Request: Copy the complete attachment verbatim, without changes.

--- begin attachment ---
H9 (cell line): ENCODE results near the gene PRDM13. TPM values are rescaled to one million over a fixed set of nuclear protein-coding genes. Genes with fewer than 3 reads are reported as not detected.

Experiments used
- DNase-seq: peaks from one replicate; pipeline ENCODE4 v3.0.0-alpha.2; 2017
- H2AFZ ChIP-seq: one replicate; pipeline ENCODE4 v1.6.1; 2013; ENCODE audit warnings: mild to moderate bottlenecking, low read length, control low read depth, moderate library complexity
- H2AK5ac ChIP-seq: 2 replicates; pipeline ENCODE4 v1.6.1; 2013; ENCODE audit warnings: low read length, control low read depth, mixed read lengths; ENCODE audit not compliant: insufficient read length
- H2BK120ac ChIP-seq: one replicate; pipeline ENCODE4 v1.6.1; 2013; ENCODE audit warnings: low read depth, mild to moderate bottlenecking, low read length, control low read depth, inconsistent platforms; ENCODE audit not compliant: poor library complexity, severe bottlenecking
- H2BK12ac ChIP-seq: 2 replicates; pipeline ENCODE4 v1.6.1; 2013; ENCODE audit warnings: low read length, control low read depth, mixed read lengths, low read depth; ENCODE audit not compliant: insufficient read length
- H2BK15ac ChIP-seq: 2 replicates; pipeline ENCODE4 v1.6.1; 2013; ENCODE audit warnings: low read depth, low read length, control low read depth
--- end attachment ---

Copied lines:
H9 (cell line): ENCODE results near the gene PRDM13. TPM values are rescaled to one million over a fixed set of nuclear protein-coding genes. Genes with fewer than 3 reads are reported as not detected.

Experiments used
- DNase-seq: peaks from one replicate; pipeline ENCODE4 v3.0.0-alpha.2; 2017
- H2AFZ ChIP-seq: one replicate; pipeline ENCODE4 v1.6.1; 2013; ENCODE audit warnings: mild to moderate bottlenecking, low read length, control low read depth, moderate library complexity
- H2AK5ac ChIP-seq: 2 replicates; pipeline ENCODE4 v1.6.1; 2013; ENCODE audit warnings: low read length, control low read depth, mixed read lengths; ENCODE audit not compliant: insufficient read length
- H2BK120ac ChIP-seq: one replicate; pipeline ENCODE4 v1.6.1; 2013; ENCODE audit warnings: low read depth, mild to moderate bottlenecking, low read length, control low read depth, inconsistent platforms; ENCODE audit not compliant: poor library complexity, severe bottlenecking
- H2BK12ac ChIP-seq: 2 replicates; pipeline ENCODE4 v1.6.1; 2013; ENCODE audit warnings: low read length, control low read depth, mixed read lengths, low read depth; ENCODE audit not compliant: insufficient read length
- H2BK15ac ChIP-seq: 2 replicates; pipeline ENCODE4 v1.6.1; 2013; ENCODE audit warnings: low read depth, low read length, control low read depth